Central bankers are looking to the future and how current policy is likely to impact future inflation. In terms of action to date, the Federal Reserve (Fed) has done more, having hiked rates by 375 bps at the time of writing, while the Bank of England (BoE) has raised rates by 290 bps.
Real 10-year yields in the US are 1.8% while real yields in the UK remain negative (real yields based off 10-year inflation-linked bonds). Further, sterling, which is key for an open economy like the UK, has performed very differently to the US dollar. According to JP Morgan’s broad effective exchange rate, so far this year sterling is down 5.5% while the US dollar has strengthened by 12.3%. As if monetary conditions were not already tightening at a much slower pace in the UK than the US, the UK’s quantitative tightening programme has also been delayed with its first gilt sale only taking place on the first of November.
At the BoE press conference, which followed the latest rate decision, the Governor was asked directly by a journalist from CNBC why the BoE was behaving so differently from the Fed. Bailey deferred to Deputy Governor Ben Broadbent who emphasised the different growth outlooks, drawing particular attention to the latest PMI data. Broadbent said that the US outlook, based on these indicators, was far better than the UK’s. He stated that the PMIs in the UK and the US were 58 and 57, respectively, at the beginning of the year but the UK was now closer to 47, while the US was much higher at 58. Looking at the latest data, we can see that the US PMI is, in reality, 48.2 (S&P Global US Composite PMI) - exactly the same as the latest reading for the UK. The deterioration of the UK and US has, on this basis, been in line.
However, in thinking about inflation and the implications for monetary policy, it would have been more informative if Broadbent had talked about growth relative to trend - or relative to the rate of growth at which the economy can expand without creating inflation. There is much uncertainty about where exactly trend growth is but what we can say with some confidence is that in both the US and UK it has been declining over recent years. Various estimates suggest US trend growth was around 3% in the 1980s and is probably closer to 1-2% today. The UK, in contrast, is likely witnessing a trend growth rate somewhere between zero and 1% (which also calls into question former UK Prime Minister Liz Truss’ claim that she wanted to see UK growth at 2.5% at a time of high inflation). We would not be surprised to find that it is currently much closer to zero or negative. Why? As the Office of Budget Responsibility (OBR) highlights, the key determinants are productivity, population growth and hours worked. Evidence suggests that UK productivity remains very weak, labour market participation is low and as Bailey highlighted, inactivity has been on a rising trend.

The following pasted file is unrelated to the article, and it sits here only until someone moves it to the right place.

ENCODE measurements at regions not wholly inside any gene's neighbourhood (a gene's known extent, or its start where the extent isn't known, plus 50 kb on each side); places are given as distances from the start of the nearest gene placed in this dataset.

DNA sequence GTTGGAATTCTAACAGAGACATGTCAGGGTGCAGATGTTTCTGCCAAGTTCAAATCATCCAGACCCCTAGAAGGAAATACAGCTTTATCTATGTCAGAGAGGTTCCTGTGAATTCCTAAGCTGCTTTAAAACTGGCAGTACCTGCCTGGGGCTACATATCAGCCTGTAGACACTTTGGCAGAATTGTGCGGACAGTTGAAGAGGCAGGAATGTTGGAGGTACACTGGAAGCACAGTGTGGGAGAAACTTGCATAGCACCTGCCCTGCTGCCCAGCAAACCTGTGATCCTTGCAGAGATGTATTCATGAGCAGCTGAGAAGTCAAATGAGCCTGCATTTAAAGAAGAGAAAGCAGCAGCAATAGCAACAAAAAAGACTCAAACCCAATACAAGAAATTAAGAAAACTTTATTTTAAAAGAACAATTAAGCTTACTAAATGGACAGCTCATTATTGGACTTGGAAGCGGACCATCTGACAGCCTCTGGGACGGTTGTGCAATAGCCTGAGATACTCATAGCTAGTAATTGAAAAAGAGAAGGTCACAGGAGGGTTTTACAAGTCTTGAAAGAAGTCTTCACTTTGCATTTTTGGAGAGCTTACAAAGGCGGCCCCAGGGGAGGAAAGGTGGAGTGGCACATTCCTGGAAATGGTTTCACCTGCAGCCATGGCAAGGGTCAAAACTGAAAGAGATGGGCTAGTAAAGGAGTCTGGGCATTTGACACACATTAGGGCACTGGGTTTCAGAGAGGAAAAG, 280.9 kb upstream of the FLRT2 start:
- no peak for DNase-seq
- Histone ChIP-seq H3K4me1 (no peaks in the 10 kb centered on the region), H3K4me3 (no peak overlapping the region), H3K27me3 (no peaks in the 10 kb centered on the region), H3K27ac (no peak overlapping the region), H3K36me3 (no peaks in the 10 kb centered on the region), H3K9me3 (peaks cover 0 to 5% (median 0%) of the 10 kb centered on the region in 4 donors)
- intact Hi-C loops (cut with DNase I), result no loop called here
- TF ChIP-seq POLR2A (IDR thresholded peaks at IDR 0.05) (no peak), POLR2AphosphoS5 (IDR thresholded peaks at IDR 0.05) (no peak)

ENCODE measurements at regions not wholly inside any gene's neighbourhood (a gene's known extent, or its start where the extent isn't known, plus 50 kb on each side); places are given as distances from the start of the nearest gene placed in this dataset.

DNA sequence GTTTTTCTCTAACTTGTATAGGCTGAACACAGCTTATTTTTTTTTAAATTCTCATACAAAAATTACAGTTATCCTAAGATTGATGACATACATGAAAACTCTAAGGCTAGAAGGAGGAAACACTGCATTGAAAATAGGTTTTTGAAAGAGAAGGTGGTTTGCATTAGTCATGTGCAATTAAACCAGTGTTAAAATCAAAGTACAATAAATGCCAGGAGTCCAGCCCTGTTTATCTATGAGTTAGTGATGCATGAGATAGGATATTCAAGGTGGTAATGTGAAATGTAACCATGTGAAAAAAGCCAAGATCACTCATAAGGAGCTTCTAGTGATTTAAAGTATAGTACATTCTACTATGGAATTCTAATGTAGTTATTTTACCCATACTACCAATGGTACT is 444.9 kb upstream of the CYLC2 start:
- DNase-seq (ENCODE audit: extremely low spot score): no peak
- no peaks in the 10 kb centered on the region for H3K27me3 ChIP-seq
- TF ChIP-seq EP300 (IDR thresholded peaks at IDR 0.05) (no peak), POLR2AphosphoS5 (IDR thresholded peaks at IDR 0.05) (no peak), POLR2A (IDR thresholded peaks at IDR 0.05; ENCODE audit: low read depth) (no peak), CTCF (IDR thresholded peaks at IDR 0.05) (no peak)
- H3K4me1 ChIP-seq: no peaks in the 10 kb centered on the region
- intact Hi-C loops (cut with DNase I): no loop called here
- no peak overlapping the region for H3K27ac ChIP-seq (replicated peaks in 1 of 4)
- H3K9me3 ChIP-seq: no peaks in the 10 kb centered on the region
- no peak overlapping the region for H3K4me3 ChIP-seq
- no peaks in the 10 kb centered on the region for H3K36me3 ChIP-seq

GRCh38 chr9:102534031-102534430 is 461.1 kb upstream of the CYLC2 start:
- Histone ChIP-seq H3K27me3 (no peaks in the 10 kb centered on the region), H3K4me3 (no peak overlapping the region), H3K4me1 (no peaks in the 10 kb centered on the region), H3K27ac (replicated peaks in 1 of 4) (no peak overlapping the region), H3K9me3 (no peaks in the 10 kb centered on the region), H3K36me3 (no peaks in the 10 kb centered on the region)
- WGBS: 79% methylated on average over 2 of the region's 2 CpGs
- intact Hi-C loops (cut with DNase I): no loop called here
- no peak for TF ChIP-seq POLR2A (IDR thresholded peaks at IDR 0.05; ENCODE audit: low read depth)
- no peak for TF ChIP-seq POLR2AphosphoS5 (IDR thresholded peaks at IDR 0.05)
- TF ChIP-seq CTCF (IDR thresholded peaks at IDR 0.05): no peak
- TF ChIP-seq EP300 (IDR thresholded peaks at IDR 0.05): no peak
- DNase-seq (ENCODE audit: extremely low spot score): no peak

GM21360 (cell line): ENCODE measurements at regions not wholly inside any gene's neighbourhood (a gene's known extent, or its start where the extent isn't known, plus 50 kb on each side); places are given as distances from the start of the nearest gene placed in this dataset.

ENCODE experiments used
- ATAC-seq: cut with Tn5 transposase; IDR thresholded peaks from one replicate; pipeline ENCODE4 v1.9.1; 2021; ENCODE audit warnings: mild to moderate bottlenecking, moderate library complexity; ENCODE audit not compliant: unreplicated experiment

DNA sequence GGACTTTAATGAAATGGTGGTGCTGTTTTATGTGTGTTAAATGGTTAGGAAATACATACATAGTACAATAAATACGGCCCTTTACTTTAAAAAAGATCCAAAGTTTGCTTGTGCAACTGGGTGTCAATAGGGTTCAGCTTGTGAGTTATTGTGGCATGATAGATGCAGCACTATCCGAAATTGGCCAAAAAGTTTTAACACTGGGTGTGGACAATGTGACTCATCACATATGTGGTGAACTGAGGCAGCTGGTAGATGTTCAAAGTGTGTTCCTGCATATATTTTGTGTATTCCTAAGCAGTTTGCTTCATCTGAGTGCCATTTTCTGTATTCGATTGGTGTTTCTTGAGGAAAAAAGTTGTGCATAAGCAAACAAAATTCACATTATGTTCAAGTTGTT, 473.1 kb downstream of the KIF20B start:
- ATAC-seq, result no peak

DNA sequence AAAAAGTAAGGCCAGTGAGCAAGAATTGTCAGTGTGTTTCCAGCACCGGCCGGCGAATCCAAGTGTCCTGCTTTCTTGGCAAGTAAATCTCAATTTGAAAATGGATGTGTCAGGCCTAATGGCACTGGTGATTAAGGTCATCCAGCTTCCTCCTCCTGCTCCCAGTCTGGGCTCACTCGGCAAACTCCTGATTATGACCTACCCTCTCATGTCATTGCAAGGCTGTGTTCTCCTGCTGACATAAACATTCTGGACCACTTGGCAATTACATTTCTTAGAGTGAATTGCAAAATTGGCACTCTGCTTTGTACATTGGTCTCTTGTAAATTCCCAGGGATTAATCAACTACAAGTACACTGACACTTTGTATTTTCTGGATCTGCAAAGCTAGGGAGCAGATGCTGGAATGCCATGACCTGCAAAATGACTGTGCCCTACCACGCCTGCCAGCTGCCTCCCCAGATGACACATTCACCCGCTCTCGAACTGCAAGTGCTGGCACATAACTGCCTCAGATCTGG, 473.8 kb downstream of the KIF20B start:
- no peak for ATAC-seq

So, the relative growth outlooks in the US and UK, adjusted for their respective potential growth rates, may not be quite as different as Broadbent implied. In fairness, he also highlighted the impact of the war in Ukraine which has resulted in a much larger shock to UK energy prices than seen in the US. However, this is a double-edged sword, not only affecting growth, but also likely to have a negative impact on the trade-off between UK growth and inflation, implying higher inflation for a given level of growth than would have occurred prior to the war.
In summary then, the US has seen more monetary tightening coming from rates, currency and quantitative tightening than the UK. The growth differences, relative to potential, may not be as large as the BoE suggests yet the Monetary Policy Committee has argued that an unchanged rate path is more likely to get inflation back to target than current market pricing! In contrast Chairman Powell at the Fed believes that the peak in interest rates will be higher and stay higher for longer. We are more convinced by the arguments presented by the Fed and do not think that the UK is in such a different position that the BoE will be able to go its own way. After all, if UK rates diverge too much from the US, we believe sterling is likely to be impacted, adding further to the already troubling inflation dynamic.
In our view, Bailey and team do not appear to have the appetite to tackle inflation purely through tighter monetary policy. The one thing they do have on their side that may differentiate the UK from the US could be future fiscal policy. The Bank of England bailed out former Prime Minister Liz Truss. Perhaps the government of Prime Minister Rishi Sunak and Chancellor Jeremy Hunt can bail out an overly dovish bank.
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